How Europeans Can Help Defend US Democracy

Marshall Plan
Europe broke it, America fixed it.

Europe has always been the world’s most divided and war-torn continent (the past 60 years of relative peace have helped us forget this inconvenient truth). In the 20th century, we decided to finally finish the job by tearing ourselves (and much of the outside world) to pieces in the two biggest wars ever seen. Although the Americans tend to overestimate US involvement in the European part of World War II, it’s undeniable that we owe America a huge debt of gratitude; firstly for joining the war in 1942, but perhaps even more significantly for the huge bail-out Europe received afterwards – better known as the Marshall Plan. Yes it’s true, the USA itself reaped huge rewards by holding Western Europe away from the Soviet Union; the bail-out kept America in the game as a global superpower – and after 1990, THE global superpower. But to deny US generosity would be wrong: to put it in American terms: they saved our asses.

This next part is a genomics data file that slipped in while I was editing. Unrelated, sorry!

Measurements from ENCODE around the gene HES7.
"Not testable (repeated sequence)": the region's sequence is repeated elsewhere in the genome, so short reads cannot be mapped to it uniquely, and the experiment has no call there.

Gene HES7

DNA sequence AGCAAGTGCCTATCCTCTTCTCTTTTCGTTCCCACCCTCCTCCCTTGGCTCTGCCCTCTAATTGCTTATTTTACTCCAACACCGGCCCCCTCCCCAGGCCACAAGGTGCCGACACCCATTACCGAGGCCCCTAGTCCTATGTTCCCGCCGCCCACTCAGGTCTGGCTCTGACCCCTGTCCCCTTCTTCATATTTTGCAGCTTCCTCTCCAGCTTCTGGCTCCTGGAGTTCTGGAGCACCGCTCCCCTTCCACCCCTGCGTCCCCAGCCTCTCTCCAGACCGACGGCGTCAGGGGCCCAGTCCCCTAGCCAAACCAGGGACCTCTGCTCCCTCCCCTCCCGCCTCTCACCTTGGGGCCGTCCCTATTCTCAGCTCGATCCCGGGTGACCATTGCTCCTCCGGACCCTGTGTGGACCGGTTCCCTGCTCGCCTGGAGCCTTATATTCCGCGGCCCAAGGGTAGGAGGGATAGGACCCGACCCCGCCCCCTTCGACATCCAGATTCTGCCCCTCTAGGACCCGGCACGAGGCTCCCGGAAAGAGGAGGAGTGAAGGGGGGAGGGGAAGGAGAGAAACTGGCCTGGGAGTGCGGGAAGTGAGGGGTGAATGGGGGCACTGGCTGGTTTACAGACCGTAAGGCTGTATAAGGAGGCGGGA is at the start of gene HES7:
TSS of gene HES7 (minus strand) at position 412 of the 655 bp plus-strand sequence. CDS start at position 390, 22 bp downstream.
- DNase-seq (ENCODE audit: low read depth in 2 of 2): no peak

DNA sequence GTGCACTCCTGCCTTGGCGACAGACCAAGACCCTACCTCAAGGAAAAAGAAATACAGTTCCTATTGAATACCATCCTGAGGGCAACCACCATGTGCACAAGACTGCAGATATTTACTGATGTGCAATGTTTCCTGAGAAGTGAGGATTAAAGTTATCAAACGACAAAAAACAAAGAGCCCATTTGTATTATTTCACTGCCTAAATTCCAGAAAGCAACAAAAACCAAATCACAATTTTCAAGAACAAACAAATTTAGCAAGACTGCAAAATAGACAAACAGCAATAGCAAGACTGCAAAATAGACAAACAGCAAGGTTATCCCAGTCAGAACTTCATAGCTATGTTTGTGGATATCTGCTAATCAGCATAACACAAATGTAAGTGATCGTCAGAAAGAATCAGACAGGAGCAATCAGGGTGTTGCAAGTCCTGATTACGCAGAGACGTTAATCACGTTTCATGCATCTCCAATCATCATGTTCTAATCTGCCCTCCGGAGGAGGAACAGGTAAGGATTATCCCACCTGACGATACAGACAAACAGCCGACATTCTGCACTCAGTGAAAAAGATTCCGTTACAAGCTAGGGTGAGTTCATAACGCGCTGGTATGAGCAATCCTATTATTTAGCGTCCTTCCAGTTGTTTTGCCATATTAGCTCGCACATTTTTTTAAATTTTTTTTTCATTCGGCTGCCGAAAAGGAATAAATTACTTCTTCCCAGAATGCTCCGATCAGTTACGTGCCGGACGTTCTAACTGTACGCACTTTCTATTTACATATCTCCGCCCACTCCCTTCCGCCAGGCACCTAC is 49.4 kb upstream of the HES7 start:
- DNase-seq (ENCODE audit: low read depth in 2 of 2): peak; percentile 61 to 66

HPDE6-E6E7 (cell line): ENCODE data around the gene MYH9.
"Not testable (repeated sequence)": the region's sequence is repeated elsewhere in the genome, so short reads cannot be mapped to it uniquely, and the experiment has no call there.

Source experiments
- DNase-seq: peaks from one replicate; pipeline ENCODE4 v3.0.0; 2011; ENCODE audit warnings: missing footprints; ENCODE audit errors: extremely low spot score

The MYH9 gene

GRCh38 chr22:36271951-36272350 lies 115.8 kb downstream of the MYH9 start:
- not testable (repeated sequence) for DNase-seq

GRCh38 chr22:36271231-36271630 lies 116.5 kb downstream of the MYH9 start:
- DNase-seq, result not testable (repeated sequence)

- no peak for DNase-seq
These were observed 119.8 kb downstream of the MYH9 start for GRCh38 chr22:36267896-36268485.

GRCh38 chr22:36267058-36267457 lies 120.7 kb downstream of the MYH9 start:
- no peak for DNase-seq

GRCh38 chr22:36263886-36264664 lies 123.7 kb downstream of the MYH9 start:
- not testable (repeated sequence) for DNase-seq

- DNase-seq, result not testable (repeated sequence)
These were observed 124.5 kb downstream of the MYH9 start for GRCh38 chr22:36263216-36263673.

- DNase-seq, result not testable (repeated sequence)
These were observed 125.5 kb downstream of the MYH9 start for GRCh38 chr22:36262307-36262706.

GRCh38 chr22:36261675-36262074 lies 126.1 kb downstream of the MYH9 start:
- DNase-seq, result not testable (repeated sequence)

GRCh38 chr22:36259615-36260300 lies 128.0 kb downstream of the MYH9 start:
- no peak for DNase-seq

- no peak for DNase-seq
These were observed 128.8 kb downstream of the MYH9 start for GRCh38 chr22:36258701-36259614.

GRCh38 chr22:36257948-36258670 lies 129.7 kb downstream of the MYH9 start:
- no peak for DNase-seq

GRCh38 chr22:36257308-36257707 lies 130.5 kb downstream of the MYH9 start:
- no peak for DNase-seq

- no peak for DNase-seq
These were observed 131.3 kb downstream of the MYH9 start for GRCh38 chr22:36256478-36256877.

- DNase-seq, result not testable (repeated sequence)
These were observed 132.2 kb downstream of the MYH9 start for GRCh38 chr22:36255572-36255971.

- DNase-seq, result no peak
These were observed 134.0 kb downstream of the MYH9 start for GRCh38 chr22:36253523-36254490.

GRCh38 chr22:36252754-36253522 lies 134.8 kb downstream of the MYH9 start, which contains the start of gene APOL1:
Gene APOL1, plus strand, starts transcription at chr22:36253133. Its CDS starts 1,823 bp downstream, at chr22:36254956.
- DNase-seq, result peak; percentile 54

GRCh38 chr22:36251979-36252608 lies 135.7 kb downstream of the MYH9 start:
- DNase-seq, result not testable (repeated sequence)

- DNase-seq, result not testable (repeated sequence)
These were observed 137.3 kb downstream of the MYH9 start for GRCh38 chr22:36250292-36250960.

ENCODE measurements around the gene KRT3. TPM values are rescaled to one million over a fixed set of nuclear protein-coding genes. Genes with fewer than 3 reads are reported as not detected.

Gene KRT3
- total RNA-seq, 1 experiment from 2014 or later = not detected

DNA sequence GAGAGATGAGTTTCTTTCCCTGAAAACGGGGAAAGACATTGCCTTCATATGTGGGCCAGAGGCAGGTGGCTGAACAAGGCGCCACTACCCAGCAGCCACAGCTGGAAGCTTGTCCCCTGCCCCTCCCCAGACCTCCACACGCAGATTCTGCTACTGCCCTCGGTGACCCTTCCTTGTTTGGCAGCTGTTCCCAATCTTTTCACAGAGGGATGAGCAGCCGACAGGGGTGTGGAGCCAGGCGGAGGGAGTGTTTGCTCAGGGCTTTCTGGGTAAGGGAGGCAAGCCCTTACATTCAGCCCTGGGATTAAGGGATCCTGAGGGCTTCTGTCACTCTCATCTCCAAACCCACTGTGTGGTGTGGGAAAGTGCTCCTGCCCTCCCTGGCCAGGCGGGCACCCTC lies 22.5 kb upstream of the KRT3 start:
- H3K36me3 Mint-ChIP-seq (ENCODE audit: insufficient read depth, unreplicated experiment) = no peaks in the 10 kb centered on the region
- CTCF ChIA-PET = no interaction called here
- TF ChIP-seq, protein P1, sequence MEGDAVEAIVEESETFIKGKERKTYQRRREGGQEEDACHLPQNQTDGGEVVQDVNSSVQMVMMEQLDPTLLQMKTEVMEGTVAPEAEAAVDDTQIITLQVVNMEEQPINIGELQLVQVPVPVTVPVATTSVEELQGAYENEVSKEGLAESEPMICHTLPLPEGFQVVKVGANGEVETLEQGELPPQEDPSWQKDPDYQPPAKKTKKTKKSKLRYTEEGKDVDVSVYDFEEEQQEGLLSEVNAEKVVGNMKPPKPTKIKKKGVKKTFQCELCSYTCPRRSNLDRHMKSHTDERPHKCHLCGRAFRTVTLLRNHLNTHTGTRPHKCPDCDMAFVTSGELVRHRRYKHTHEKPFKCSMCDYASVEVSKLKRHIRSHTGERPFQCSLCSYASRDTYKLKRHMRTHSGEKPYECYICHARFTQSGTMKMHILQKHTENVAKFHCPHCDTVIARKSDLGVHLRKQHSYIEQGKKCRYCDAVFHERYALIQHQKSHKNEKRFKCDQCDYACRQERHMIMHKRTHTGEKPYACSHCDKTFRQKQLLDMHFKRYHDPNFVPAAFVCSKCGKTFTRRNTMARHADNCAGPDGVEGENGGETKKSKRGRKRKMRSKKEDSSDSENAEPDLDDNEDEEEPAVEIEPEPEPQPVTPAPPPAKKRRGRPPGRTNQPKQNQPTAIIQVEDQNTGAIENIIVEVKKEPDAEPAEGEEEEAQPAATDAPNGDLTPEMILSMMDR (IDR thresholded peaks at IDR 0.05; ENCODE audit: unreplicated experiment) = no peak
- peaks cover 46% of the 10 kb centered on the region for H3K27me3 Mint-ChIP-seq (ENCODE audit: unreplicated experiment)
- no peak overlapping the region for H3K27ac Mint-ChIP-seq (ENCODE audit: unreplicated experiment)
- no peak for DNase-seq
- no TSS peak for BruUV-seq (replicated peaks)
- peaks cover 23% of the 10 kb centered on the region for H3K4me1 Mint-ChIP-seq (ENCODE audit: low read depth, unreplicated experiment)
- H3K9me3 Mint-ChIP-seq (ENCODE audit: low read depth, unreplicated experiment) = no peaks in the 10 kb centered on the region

The bail-out had far more than financial consequences. It allowed Europe to escape a spiral of poverty and bankruptcy, and implement a continent-wide social democracy, providing freedom, prosperity and a generous safety net to all Western Europeans. With universal healthcare, our life expectancies rocketed, and Europe’s workers became healthier and more productive, yielding economic gains. Generous welfare safety nets enabled people to take more risks, and thus encouraged entrepreneurialism. Social mobility rocketed.